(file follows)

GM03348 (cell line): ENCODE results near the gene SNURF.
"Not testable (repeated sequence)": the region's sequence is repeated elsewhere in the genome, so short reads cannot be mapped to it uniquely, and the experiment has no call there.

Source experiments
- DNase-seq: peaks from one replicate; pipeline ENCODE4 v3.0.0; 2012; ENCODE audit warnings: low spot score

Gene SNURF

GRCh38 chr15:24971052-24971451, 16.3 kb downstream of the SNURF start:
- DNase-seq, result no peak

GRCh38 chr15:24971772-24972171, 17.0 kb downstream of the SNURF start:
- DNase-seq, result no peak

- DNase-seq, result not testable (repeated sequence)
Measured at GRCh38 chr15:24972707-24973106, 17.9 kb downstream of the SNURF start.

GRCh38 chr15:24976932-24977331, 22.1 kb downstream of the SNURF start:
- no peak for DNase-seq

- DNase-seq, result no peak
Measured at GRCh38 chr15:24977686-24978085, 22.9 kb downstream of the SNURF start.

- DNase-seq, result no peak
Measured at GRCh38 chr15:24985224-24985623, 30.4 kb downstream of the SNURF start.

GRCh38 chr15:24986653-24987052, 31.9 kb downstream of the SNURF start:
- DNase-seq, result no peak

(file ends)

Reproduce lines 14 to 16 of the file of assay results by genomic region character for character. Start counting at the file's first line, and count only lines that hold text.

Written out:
- DNase-seq, result no peak
Measured at GRCh38 chr15:24977686-24978085, 22.9 kb downstream of the SNURF start.

- DNase-seq, result no peak